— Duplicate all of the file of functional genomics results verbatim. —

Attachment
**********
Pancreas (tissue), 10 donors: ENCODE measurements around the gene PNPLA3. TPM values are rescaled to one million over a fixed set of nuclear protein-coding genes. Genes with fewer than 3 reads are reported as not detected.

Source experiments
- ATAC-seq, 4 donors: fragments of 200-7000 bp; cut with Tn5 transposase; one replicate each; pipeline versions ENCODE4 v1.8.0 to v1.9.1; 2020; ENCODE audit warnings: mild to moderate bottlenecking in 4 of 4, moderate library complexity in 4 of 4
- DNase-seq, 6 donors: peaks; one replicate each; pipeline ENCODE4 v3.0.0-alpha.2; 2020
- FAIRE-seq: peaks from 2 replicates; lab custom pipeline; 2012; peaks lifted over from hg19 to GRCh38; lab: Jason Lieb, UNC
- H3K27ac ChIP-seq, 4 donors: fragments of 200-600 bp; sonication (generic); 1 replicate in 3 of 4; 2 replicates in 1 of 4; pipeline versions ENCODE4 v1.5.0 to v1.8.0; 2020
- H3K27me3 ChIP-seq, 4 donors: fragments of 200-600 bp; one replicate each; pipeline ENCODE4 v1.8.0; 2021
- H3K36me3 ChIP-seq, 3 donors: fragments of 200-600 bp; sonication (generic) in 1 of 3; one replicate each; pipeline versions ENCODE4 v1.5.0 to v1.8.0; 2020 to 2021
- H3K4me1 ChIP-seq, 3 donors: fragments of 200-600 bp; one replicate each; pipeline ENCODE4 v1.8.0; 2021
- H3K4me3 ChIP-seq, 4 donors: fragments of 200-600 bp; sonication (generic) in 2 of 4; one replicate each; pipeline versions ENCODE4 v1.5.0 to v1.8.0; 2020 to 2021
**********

Pancreas (tissue), 10 donors: ENCODE measurements around the gene PNPLA3. TPM values are rescaled to one million over a fixed set of nuclear protein-coding genes. Genes with fewer than 3 reads are reported as not detected.

Source experiments
- ATAC-seq, 4 donors: fragments of 200-7000 bp; cut with Tn5 transposase; one replicate each; pipeline versions ENCODE4 v1.8.0 to v1.9.1; 2020; ENCODE audit warnings: mild to moderate bottlenecking in 4 of 4, moderate library complexity in 4 of 4
- DNase-seq, 6 donors: peaks; one replicate each; pipeline ENCODE4 v3.0.0-alpha.2; 2020
- FAIRE-seq: peaks from 2 replicates; lab custom pipeline; 2012; peaks lifted over from hg19 to GRCh38; lab: Jason Lieb, UNC
- H3K27ac ChIP-seq, 4 donors: fragments of 200-600 bp; sonication (generic); 1 replicate in 3 of 4; 2 replicates in 1 of 4; pipeline versions ENCODE4 v1.5.0 to v1.8.0; 2020
- H3K27me3 ChIP-seq, 4 donors: fragments of 200-600 bp; one replicate each; pipeline ENCODE4 v1.8.0; 2021
- H3K36me3 ChIP-seq, 3 donors: fragments of 200-600 bp; sonication (generic) in 1 of 3; one replicate each; pipeline versions ENCODE4 v1.5.0 to v1.8.0; 2020 to 2021
- H3K4me1 ChIP-seq, 3 donors: fragments of 200-600 bp; one replicate each; pipeline ENCODE4 v1.8.0; 2021
- H3K4me3 ChIP-seq, 4 donors: fragments of 200-600 bp; sonication (generic) in 2 of 4; one replicate each; pipeline versions ENCODE4 v1.5.0 to v1.8.0; 2020 to 2021